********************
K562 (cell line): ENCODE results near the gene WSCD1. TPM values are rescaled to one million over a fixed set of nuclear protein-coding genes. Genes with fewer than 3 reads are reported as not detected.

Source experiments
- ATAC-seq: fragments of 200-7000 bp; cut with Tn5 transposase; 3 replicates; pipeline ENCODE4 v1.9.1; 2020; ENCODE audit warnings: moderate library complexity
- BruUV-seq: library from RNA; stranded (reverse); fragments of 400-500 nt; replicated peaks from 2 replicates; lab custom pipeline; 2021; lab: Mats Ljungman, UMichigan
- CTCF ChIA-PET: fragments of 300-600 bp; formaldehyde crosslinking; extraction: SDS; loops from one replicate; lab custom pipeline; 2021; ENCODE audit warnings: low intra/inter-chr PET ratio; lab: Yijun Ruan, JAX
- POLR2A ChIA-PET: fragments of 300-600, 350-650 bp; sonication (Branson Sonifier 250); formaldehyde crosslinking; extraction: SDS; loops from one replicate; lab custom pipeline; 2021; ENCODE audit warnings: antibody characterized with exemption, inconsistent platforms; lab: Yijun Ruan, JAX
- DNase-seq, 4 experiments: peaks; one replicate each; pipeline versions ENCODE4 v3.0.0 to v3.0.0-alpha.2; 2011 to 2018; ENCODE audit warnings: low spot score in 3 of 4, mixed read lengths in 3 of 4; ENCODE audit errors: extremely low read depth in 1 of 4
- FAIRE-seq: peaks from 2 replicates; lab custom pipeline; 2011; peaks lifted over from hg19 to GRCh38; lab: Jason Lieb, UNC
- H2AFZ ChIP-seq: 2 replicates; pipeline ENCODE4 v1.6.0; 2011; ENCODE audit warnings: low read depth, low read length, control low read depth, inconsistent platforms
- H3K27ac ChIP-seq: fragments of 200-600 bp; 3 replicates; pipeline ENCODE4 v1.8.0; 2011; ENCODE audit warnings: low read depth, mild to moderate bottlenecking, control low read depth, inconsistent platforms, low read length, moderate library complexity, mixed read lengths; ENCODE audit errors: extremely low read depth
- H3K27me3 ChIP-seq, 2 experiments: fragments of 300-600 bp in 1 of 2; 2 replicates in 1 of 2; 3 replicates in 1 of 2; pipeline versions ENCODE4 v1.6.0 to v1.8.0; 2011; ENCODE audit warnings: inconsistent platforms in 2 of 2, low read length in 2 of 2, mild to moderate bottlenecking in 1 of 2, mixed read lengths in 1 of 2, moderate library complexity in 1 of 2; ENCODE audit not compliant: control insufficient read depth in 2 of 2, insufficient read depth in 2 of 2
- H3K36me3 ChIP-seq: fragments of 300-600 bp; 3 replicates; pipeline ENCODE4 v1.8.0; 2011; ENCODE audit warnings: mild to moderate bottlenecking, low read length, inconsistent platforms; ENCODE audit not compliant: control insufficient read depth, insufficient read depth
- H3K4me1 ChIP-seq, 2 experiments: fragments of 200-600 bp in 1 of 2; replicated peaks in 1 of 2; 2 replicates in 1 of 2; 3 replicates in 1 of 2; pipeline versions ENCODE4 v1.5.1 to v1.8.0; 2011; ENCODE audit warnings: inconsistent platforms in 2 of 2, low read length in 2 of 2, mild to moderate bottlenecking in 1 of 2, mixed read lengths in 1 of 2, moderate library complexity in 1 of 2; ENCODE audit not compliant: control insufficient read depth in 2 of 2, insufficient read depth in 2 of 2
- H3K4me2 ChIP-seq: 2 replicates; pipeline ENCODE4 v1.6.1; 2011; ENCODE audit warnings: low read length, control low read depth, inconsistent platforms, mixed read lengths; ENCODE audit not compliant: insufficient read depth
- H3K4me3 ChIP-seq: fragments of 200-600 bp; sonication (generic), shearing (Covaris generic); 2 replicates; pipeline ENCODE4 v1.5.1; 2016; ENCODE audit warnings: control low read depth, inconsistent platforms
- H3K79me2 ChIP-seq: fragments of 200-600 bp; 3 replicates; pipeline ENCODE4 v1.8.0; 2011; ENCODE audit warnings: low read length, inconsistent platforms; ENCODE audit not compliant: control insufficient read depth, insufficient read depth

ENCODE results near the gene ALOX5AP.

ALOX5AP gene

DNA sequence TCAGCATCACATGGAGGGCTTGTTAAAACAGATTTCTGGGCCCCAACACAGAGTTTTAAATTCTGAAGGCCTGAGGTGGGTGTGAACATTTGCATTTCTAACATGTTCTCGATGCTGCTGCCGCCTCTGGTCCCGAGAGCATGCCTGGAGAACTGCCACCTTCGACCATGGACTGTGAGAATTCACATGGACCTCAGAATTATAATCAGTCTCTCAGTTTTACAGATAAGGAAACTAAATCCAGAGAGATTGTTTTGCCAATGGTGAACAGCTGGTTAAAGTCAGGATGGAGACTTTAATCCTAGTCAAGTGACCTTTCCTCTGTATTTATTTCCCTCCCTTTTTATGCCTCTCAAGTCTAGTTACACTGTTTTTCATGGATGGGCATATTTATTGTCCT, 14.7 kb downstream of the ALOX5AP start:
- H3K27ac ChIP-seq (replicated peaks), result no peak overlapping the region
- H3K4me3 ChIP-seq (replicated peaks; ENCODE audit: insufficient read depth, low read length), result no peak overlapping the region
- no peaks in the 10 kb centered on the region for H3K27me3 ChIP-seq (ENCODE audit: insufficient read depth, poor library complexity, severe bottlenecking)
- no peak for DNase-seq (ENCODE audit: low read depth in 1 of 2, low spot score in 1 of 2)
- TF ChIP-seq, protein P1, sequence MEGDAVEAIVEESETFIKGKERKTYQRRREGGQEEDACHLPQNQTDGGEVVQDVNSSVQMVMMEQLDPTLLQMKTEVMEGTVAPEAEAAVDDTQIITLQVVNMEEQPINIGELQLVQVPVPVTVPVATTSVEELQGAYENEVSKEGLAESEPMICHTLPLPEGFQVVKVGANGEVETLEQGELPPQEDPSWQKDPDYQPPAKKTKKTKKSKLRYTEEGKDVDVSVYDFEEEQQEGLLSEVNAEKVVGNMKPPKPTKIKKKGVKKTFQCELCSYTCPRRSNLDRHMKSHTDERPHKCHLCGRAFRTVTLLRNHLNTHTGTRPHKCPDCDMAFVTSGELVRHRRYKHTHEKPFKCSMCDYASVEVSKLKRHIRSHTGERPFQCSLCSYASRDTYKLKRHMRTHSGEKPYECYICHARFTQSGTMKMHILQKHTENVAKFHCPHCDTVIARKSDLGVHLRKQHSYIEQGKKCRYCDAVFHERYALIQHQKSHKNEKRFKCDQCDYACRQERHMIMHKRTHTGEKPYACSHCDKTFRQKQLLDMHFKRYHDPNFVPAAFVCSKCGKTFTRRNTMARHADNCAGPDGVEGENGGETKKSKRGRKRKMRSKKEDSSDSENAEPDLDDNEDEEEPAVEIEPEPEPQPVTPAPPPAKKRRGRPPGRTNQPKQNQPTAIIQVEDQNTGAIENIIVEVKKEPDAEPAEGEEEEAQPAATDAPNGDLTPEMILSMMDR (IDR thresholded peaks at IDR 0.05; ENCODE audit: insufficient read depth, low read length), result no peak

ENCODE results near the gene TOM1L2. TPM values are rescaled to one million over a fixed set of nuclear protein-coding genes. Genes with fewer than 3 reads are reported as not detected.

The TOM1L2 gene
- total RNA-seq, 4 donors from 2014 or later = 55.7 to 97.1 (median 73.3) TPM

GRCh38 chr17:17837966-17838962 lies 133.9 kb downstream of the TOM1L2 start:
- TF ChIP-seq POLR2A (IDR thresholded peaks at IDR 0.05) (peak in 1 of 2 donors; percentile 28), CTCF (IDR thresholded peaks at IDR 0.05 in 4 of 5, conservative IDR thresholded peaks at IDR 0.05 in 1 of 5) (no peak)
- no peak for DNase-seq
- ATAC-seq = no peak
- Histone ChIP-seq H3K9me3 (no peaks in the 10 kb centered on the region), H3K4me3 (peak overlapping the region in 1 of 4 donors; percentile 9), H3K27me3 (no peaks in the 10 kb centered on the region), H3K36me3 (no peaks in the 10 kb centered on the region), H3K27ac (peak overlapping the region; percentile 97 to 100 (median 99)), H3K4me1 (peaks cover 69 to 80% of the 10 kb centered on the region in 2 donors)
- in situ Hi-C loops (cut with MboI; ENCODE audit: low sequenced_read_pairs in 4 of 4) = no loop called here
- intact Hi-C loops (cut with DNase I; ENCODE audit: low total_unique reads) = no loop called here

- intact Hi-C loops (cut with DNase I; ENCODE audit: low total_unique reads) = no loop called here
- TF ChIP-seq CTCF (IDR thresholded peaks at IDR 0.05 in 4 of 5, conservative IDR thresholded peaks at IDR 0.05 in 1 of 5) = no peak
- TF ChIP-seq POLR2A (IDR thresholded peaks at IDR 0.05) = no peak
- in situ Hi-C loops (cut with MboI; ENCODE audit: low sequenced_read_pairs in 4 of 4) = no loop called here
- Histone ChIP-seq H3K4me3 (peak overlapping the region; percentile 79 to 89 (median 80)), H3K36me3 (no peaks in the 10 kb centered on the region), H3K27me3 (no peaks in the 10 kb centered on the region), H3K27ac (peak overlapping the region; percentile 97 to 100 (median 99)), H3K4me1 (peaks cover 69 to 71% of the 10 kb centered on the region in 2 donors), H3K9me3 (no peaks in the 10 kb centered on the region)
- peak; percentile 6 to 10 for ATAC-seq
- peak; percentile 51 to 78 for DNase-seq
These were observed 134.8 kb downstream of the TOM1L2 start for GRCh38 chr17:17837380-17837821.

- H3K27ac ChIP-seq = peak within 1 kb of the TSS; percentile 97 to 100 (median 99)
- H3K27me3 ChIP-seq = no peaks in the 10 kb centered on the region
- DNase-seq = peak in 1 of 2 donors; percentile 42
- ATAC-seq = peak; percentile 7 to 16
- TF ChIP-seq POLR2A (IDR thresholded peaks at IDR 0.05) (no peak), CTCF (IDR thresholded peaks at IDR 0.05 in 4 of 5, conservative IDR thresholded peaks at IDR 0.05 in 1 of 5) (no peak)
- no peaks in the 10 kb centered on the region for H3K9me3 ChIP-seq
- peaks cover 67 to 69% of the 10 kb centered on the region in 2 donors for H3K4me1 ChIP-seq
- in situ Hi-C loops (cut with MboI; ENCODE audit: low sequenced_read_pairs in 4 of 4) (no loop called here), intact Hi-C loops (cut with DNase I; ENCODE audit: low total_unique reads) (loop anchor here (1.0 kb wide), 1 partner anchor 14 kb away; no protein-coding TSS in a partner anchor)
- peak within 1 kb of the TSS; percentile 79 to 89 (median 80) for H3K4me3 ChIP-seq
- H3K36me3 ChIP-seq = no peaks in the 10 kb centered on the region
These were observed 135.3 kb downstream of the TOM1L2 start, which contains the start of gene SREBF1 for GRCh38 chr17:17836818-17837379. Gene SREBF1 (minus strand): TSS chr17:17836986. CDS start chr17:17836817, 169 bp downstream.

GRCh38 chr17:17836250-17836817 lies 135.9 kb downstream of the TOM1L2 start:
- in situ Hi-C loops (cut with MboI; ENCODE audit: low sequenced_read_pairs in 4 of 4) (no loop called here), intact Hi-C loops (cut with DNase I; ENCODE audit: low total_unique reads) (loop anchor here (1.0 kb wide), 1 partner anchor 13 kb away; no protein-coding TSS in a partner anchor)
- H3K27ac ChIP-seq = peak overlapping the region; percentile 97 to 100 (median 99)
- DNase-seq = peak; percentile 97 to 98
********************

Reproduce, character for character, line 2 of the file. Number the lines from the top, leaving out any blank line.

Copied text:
Source experiments